West Virginia’s abundance of both underground and surface coal mining operations has been a bright spot in the state’s economy for decades. But Gov. Earl Ray Tomblin pointed to two recent developments last week as evidence the state is no longer merely extracting coal and other natural resources from the ground.
The governor, speaking at the state’s seventh annual Energy Summit at the Charleston Town Center Marriott, said recent investment announcements by Odebrecht, which evaluated construction of an ethylene cracker plant in Wood County, and Carbonyx International USA, which plans to build a synthetic coke plant in Jackson County, are key to building an economy that uses West Virginia’s resources in state rather than shipping them to other states.
The economic effect of the Odebrecht plant alone could reshape the state’s economy since it’s plans to take natural gas and convert it into other usable chemical products would mean a $3.2 billion investment, according to a recent American Chemistry Council report.
The study predicted the cracker plant would lead to the development of other plants that would use its product — an overall investment of as much as $7 billion in new chemical industry activity annually and as many as 12,000 new jobs.
The governor said the Carbonyx plant, using “clean coal” technology to produce a more environmentally friendly replacement for coke, which is used to make steel, could us as much as 1.75 million tons of West Virginia metallurgical coal annually. He said officials predict this additional demand for coal would also create or save up to 150 coal mining jobs plus 650 other jobs in businesses tied to the coal industry.
“It’s thousands and thousands of new jobs for our kids — kids who are sitting in classrooms right now wondering what their future is going to be like,” Tomblin said. “It’s billions of dollars of economic impact that will affect every aspect of our economy, from locally owned grocery stores to plastics manufacturers.”
The governor made it clear both these companies could have located anywhere in the world so their decisions to locate in West Virginia are both “huge victories for our state, and they demonstrate that we’re making smart decisions about creating a pro-growth business climate in our state.”
No wonder Bill Raney, president of the West Virginia Coal Association, praised the governor’s announcement. He said it was great news, particularly how important it is to “keep it here in West Virginia … because right now we’re sending coal to China and they’re sending coke back to us.”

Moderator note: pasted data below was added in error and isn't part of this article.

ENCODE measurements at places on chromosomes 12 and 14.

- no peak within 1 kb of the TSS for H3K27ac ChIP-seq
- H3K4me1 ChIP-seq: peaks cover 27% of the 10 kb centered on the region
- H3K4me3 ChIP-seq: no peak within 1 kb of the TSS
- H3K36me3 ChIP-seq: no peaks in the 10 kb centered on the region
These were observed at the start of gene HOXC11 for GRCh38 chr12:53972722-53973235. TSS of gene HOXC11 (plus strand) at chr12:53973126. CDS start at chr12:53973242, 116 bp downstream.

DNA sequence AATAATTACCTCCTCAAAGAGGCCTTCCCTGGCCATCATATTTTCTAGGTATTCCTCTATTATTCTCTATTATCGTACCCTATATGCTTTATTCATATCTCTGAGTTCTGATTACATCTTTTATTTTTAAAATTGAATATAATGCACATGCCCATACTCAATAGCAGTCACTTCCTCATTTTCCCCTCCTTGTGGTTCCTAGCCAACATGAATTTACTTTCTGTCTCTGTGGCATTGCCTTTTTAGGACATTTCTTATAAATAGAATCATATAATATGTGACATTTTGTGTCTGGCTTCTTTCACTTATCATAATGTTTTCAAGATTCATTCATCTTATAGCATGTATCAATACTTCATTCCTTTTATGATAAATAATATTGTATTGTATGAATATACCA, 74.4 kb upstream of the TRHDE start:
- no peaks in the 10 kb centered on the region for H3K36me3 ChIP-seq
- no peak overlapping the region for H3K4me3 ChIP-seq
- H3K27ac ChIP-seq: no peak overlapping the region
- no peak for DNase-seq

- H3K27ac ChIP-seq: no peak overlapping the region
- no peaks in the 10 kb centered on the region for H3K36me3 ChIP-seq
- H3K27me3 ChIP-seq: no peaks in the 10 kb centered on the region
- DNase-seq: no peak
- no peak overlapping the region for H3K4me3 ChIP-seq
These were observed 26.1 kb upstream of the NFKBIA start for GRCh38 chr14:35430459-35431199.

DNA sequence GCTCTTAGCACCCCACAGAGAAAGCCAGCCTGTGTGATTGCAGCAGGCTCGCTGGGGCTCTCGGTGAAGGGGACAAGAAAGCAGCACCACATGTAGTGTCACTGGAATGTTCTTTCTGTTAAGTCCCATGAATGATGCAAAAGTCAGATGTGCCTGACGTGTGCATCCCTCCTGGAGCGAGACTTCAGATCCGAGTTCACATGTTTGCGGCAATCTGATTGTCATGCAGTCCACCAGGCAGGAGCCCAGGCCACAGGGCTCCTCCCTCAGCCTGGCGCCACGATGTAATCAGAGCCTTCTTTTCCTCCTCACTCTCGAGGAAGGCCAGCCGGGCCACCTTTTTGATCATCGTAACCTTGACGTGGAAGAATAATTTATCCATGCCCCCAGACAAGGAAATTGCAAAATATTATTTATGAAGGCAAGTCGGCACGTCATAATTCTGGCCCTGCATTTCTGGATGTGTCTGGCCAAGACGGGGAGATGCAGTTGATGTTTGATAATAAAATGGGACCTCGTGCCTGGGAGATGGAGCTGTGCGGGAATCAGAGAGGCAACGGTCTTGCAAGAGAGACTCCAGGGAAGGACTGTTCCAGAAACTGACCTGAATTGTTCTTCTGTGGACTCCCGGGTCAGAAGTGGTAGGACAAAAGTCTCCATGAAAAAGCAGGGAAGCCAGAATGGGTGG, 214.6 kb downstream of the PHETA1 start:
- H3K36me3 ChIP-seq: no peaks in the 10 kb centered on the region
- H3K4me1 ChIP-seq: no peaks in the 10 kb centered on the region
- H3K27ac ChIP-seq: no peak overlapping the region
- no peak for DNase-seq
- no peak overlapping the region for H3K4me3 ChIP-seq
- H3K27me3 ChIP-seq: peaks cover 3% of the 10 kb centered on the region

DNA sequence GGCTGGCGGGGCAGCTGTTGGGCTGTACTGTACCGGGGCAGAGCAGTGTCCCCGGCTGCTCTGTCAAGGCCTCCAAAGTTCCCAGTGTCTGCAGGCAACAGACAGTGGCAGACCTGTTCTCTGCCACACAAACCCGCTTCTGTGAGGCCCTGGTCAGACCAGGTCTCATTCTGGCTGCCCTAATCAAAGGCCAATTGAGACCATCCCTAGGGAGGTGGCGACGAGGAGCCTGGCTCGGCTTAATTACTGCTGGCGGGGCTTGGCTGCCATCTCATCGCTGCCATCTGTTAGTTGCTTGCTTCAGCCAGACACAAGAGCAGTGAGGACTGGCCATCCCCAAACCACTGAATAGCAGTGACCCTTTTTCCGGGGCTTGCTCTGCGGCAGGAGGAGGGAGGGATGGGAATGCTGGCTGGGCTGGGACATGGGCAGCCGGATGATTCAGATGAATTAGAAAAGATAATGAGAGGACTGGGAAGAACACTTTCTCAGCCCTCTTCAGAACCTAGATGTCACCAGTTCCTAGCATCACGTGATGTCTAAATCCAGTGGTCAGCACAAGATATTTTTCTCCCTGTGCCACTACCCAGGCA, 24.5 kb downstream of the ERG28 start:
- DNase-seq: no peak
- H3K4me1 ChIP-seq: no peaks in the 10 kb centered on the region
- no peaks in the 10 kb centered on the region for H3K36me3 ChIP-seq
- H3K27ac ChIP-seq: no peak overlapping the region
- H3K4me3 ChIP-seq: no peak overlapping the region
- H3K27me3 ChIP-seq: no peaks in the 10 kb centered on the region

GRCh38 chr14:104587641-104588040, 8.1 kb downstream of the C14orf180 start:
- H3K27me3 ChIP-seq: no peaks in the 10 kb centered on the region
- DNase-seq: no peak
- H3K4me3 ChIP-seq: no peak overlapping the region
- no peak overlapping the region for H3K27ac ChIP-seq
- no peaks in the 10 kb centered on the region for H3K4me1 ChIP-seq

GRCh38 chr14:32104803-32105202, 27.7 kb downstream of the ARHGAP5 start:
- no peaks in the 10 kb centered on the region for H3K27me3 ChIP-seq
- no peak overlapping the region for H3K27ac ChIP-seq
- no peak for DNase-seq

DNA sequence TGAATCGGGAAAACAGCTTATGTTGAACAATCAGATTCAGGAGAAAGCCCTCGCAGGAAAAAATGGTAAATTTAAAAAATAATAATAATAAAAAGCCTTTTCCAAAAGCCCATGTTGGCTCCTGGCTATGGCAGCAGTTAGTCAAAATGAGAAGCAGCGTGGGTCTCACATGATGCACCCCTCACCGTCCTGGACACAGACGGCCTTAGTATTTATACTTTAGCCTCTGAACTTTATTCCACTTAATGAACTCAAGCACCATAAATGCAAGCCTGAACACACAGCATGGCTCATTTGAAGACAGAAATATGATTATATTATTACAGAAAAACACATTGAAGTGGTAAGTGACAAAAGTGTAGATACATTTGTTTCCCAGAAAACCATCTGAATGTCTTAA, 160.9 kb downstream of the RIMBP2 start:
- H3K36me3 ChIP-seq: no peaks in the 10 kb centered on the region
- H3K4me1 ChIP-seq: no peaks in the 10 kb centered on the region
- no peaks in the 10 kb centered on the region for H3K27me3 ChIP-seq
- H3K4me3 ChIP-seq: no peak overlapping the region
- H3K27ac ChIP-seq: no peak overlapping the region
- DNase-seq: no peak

Raney indicated he expects proposed U.S. Environmental Protection Agency regulations that target coal-fired power generation will eventually affect domestic thermal coal consumption, but he believes improvements in economic growth will still help coal mining in 2014.
Meanwhile, the bad news is that West Virginia has once again scored near the bottom of the list as a “judicial hellhole” in the American Tort Reform Association’s annual report. The good news — if you can call it that — is that there have been some “modest improvements and West Virginia has taken the fourth spot behind New York City, Louisiana and California. It’s nothing new. The state has ranked among the bottom five since this annual report was initiated and even ranked in the top spot five years ago. Tiger Joyce, the association’s president, said in a news release that “with a legislature dominated by personal injury lawyers, too many trial judges willing to expand liability from the bench, and no intermediate level appeals court, West Virginia has become a perennial judicial hellhole.”
However, the West Virginia Association for Justice claims the report should be discredited because it is inaccurate. A news release from the association said a 2007 New York Times report claimed the judicial hellhole report wasn’t a valid analysis. And the president, Bernie Layne, described the report as “baseless attacks that damage our national reputation and hamper efforts to attract new businesses to our state.”
The report also notes the lack of an intermediate court in West Virginia. But justices of the West Virginia Supreme Court claim new rules of appellate procedure are working — a position not shared by West Virginia Citizens Against Lawsuit Abuse. And the American Tort Reform Association notes that West Virginia is one of only two states without such a court.